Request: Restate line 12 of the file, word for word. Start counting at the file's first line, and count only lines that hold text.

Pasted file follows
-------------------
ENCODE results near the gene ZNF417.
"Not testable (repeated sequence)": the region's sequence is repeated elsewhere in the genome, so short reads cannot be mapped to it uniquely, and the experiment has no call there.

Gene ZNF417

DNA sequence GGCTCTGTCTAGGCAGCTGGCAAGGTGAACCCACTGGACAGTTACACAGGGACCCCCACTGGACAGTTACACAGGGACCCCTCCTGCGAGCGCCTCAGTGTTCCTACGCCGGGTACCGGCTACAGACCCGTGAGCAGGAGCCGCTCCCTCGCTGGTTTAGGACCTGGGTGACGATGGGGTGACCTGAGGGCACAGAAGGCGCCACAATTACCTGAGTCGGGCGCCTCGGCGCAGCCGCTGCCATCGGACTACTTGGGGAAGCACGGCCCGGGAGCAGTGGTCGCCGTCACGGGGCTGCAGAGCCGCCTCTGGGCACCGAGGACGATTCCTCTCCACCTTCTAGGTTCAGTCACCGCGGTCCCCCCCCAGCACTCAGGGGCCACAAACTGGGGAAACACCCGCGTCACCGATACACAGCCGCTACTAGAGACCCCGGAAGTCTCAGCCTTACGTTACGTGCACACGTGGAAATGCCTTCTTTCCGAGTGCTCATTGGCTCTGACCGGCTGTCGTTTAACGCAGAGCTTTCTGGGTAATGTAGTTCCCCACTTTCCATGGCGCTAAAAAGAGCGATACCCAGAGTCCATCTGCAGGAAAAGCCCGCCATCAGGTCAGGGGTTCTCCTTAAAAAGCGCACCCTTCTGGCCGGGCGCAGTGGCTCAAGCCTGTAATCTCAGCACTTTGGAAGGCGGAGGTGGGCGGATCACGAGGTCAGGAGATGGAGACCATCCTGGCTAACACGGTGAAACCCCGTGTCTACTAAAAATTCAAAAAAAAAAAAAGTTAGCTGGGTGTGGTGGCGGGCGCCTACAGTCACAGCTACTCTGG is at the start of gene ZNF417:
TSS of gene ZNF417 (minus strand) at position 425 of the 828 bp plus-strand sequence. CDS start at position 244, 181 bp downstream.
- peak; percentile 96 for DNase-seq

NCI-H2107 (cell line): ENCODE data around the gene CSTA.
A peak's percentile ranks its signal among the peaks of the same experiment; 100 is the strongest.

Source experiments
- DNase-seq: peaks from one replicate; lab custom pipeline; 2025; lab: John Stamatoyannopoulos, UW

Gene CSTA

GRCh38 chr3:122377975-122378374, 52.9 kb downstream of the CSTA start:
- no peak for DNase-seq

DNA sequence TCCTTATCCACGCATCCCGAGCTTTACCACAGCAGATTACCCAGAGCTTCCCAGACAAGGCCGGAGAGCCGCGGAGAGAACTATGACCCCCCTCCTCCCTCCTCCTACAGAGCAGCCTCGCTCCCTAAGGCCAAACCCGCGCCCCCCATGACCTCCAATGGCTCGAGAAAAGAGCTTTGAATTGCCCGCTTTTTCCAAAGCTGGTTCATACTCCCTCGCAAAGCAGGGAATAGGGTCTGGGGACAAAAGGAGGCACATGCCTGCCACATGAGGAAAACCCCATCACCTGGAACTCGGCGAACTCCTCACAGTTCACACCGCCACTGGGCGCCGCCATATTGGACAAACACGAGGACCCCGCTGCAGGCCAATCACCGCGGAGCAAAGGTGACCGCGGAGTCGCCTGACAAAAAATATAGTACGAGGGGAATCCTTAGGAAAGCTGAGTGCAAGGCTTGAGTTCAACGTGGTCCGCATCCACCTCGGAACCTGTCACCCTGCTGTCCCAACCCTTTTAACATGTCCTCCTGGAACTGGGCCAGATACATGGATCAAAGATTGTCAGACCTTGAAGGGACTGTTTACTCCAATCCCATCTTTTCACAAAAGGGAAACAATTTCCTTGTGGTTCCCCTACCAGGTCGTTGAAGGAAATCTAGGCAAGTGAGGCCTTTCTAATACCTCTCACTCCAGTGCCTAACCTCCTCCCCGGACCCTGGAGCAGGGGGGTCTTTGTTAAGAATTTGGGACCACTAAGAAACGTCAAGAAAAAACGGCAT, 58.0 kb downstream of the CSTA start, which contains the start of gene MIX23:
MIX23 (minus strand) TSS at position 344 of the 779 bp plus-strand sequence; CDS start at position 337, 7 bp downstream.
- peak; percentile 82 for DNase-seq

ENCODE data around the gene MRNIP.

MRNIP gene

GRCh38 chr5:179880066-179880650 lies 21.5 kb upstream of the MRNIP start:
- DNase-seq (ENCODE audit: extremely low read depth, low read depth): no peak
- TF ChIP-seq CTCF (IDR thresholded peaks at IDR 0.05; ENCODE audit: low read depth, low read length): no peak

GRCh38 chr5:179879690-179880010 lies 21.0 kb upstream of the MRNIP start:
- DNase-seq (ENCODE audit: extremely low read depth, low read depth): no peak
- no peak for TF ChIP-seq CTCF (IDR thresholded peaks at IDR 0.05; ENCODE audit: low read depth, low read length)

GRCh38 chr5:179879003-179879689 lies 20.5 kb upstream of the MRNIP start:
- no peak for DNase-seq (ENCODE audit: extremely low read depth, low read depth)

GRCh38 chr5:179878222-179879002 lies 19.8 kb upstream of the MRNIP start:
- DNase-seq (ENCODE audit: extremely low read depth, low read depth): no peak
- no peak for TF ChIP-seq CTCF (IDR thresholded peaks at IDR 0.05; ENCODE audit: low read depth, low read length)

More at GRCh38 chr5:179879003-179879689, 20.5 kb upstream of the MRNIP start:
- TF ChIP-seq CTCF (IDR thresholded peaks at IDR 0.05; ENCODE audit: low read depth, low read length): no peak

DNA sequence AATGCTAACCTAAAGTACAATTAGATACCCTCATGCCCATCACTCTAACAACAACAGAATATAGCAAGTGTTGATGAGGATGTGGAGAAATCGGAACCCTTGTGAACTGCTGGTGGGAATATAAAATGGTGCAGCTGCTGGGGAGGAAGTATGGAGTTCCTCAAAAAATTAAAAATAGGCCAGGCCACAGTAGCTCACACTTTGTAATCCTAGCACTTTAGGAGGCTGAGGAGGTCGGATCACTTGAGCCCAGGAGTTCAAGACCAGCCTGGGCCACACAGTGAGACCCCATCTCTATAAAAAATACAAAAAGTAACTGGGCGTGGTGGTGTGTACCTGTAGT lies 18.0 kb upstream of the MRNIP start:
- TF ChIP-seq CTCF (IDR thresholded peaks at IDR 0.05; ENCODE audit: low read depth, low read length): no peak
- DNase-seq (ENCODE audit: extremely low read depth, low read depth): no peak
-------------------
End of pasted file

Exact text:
GRCh38 chr3:122377975-122378374, 52.9 kb downstream of the CSTA start: